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- 38th Street/East Sac Blood Drive June 28, 2016
- New Hiram Johnson Principal June 19, 2016
- Turtle territory: “Turtle lady” and park volunteers discuss city park ponds and the future of the popular reptilian residents June 12, 2016
- Young Scholars Win East Sacramento Preservation Scholarship June 6, 2016
- McKinley Village Lawsuit Update June 6, 2016
Category Archives: Essays
Before literature and history, there were stories, and in some cultures, even now, stories are the literature and history. Dr. Kal Phan, principal of Hiram Johnson High School, comes from such a culture and has his own story—a tale of war, privation and dauntless endurance. Ultimately, it’s a story of triumph. For Phan his story informs his mission at Hiram Johnson. “I am committed to stay at Hiram Johnson to continue to build on the dramatic positive changes that we have made in the past six years. I want the community to know about our excellent teachers and programs and the changes we’ve made.”
The Hiram Johnson story most Sacramento parents hear is that it’s a poorly administered, neglected high school with low test scores, an underserved student population, discipline problems, demoralized faculty and staff and crumbling infrastructure. School Board Trustee Ellen Cochrane says, “Johnson is the designated High School for the 95819 and 95816 zip codes but parents don’t want to send their kids there because of its reputation and the stories they’ve heard. But the true story is that the discipline, programs and student life have changed 180 degrees. HJ is not the fabled lowest-of-the-low school in Sacramento. It’s undergoing a renaissance. People don’t know that it teaches Mandarin, French, Spanish and ASL, runs a student led community tax return program out of its Corporate Business Academy or has tens of thousands of dollars in scholarships awarded to its students every year. Dr. Phan and the staff of HJ are creating these changes and many, many others.”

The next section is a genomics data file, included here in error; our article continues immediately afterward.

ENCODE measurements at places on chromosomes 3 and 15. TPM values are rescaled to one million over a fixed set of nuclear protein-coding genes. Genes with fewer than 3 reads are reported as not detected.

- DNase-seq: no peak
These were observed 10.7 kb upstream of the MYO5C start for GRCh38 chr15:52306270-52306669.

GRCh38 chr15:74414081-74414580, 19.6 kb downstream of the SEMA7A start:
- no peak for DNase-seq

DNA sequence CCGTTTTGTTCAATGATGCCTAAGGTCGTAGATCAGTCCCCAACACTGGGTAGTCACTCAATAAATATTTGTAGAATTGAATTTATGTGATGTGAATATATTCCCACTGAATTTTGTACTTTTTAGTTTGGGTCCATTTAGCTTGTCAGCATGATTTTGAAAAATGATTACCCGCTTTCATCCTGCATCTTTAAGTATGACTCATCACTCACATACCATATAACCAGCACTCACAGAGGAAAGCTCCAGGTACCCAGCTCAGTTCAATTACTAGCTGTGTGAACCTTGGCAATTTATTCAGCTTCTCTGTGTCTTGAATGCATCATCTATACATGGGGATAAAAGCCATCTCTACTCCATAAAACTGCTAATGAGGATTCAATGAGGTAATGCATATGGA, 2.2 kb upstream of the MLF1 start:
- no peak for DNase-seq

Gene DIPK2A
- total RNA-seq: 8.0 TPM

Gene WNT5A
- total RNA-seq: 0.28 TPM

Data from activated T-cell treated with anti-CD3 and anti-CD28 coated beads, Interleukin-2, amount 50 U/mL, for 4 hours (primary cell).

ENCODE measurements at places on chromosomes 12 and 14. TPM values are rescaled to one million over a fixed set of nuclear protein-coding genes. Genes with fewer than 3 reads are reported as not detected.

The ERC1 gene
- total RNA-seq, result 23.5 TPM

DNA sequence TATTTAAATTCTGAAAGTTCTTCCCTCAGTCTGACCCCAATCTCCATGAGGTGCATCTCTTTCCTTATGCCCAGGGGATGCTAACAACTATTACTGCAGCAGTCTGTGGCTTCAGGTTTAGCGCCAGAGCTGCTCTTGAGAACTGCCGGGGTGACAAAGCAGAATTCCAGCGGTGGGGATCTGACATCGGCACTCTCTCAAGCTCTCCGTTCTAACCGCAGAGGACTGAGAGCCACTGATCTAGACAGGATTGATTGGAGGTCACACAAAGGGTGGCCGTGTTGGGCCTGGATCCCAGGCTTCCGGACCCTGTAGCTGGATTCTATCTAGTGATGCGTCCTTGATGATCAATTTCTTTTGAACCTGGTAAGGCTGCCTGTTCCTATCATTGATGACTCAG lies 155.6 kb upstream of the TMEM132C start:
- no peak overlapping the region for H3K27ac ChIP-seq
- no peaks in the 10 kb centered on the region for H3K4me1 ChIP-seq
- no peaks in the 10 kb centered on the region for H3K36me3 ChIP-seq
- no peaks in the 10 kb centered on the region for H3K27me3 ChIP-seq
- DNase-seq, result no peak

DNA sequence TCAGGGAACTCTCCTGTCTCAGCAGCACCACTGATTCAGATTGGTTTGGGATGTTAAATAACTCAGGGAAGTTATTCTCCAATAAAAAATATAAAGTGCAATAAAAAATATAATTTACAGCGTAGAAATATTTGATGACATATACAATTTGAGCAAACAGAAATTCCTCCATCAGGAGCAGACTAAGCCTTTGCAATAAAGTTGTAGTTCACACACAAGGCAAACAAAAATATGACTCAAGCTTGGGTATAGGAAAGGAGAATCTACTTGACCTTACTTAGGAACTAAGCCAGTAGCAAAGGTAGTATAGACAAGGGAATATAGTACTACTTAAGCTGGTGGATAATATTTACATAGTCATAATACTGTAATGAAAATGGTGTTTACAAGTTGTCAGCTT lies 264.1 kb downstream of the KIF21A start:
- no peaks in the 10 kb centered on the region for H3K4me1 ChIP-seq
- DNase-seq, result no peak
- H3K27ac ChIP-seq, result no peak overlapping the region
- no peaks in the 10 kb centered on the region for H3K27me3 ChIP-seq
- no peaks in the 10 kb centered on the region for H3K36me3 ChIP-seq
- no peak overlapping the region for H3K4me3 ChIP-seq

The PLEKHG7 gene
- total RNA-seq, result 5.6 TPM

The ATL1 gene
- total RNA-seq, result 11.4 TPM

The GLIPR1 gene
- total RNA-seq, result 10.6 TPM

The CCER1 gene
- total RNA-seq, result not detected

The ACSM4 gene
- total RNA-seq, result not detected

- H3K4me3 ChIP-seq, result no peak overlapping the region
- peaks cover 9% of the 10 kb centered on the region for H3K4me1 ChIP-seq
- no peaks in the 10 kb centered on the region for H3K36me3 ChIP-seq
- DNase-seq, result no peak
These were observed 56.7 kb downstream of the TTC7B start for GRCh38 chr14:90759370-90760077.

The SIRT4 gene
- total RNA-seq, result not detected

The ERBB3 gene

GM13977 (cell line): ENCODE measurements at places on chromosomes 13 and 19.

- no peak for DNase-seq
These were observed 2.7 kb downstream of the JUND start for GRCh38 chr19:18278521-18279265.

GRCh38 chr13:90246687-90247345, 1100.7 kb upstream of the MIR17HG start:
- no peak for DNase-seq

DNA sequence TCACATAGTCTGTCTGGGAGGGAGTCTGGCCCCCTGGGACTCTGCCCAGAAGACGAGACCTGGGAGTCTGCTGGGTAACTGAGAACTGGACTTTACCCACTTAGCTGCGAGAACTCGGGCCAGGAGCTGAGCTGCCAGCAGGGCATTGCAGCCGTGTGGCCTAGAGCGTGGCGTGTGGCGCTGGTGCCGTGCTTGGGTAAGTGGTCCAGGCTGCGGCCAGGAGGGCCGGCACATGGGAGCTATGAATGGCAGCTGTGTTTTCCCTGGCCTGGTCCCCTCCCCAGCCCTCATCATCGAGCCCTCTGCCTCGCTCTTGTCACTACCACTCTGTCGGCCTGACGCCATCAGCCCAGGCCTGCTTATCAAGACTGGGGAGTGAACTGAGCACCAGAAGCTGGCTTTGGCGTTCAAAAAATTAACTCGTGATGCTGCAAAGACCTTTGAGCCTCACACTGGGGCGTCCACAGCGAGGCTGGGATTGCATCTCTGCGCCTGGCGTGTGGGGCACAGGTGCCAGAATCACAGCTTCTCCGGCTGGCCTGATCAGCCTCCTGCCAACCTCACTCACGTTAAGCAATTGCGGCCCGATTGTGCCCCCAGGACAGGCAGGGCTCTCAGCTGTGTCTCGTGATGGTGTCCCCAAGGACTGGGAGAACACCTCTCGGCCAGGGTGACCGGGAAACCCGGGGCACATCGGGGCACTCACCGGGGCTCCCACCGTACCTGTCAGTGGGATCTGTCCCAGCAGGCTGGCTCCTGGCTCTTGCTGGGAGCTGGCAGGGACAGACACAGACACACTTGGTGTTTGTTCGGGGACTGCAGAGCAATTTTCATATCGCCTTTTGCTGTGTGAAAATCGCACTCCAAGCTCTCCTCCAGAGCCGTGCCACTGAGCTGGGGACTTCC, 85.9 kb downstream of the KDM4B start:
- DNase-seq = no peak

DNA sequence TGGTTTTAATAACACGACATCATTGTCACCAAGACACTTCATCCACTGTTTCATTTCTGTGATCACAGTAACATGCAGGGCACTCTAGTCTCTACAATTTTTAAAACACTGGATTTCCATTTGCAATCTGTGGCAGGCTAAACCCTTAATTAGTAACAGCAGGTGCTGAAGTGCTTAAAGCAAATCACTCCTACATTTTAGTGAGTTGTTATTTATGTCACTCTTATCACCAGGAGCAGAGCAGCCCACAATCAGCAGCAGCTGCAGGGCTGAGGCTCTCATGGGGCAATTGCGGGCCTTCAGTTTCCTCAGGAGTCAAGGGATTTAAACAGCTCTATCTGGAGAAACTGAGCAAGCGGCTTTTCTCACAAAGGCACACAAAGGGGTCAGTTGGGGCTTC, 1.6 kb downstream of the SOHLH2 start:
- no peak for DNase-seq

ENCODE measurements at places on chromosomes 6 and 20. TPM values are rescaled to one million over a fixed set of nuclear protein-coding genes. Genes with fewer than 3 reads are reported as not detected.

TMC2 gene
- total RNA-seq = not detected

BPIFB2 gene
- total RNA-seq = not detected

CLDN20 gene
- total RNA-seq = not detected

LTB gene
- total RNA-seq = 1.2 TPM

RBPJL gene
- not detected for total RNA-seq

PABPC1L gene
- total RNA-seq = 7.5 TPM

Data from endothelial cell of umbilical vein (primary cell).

Phan, 51, is no stranger to challenge. He was born in a Mien village in a remote mountain of Laos during the middle of the U.S. supported Secret War in Laos in 1965. He grew up in a preliterate subsistence-farming world where school did not exist. When communists invaded his village in 1967, he and his family escaped to another village in Northern Laos. They walked through the jungle for almost a month. They had to escape again when the communists took over all of Laos in 1975. They had to escape at night walking for four hours from their mountain village to the Mekong River to cross to Thailand. They walked silently through the jungle with only one flashlight to avoid being seen or heard by the enemy soldiers. As they crossed the Mekong River, they could see flashlights from the communist soldiers trying to locate their boat to shoot. After they reached Thailand, they were housed in a refugee camp for four years. He worked in the tobacco field watering the tobacco plants with a bucket to earn 50 cents a day.
The tough and uncertain beginnings did not end when the family came to the USA. When Phan, who could neither read nor write, arrived in Montgomery, Alabama in 1975, the baffled principal placed him in the third grade at 15 years old. Over the summer Phan completed fourth and fifth grade and was bumped up to the sixth grade the next year. While making huge academic strides, the immigrants faced the uglier side of the United States. Some Alabamans didn’t welcome the Mien. One family woke one night to a ring of burning crosses.
But one Alabaman, a school administrator named Ms. Bumpers, told him: “You’re a good boy. You have to go to college.” He did not at the time know what college was, but he would remember her words forever.
Next, his family moved to the Richmond, California ghetto. The communist soldiers and the KKK were dangerous, but so was the hood of Richmond. Thirteen people lived in the house there; three of his three sisters and grandparents slept in the garage. Racist people threw eggs and tomatoes at their door. Thieves broke into their house and car to steal things. The family couldn’t afford to turn on the hot water, so Phan didn’t have a hot shower for the first four years of his life in America.
His education in Alabama had given him meager skills in English and in Richmond he continued to absorb the language along with the multiple, unending culture shocks. At Richmond High School a Vietnamese girl read aloud the daily bulletin. This struck him: if she could be such an integral part of the school community, maybe he could as well. He told his counselor what Ms. Bumpers had said about college, and the counselor enrolled him in the student help program, Upward Bound.
The eldest son in his family, he was determined to apply himself. He focused on his English, his studies, and modeled achievement for his four younger sisters and brother. He did well in high school, and was accepted as pre-med and engineering program in many colleges. He chose U.C. Berkeley solely because the campus was close to his family.